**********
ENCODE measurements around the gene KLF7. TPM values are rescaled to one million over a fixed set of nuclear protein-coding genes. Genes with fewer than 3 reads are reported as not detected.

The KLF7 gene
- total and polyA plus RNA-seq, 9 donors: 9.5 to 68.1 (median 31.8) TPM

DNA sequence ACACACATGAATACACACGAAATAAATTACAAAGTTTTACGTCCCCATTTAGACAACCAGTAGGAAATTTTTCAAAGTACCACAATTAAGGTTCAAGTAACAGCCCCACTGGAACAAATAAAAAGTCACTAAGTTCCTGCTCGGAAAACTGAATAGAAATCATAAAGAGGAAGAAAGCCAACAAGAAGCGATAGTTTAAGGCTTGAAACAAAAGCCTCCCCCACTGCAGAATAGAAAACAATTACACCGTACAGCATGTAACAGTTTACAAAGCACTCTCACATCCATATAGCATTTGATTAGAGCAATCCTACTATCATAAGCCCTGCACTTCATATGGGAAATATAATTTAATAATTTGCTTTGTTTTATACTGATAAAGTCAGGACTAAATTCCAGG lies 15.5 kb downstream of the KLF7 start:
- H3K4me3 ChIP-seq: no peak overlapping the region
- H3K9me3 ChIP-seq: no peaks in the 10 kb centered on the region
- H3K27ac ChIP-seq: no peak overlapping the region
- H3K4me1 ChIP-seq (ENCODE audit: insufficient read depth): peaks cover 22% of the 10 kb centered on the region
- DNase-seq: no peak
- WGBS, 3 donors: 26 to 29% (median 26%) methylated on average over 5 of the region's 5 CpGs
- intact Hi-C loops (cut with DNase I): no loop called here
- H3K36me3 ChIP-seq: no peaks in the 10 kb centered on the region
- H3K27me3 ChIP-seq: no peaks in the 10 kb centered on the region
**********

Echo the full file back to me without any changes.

ENCODE measurements around the gene KLF7. TPM values are rescaled to one million over a fixed set of nuclear protein-coding genes. Genes with fewer than 3 reads are reported as not detected.

The KLF7 gene
- total and polyA plus RNA-seq, 9 donors: 9.5 to 68.1 (median 31.8) TPM

DNA sequence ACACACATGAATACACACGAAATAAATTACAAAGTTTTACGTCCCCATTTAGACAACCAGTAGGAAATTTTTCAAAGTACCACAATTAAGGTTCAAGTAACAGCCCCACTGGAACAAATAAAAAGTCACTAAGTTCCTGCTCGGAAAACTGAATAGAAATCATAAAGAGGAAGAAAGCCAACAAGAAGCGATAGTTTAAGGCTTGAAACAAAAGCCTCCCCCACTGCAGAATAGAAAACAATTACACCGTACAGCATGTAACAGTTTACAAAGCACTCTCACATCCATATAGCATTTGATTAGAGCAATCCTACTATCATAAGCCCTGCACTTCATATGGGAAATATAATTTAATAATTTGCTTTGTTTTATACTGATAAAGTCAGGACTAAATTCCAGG lies 15.5 kb downstream of the KLF7 start:
- H3K4me3 ChIP-seq: no peak overlapping the region
- H3K9me3 ChIP-seq: no peaks in the 10 kb centered on the region
- H3K27ac ChIP-seq: no peak overlapping the region
- H3K4me1 ChIP-seq (ENCODE audit: insufficient read depth): peaks cover 22% of the 10 kb centered on the region
- DNase-seq: no peak
- WGBS, 3 donors: 26 to 29% (median 26%) methylated on average over 5 of the region's 5 CpGs
- intact Hi-C loops (cut with DNase I): no loop called here
- H3K36me3 ChIP-seq: no peaks in the 10 kb centered on the region
- H3K27me3 ChIP-seq: no peaks in the 10 kb centered on the region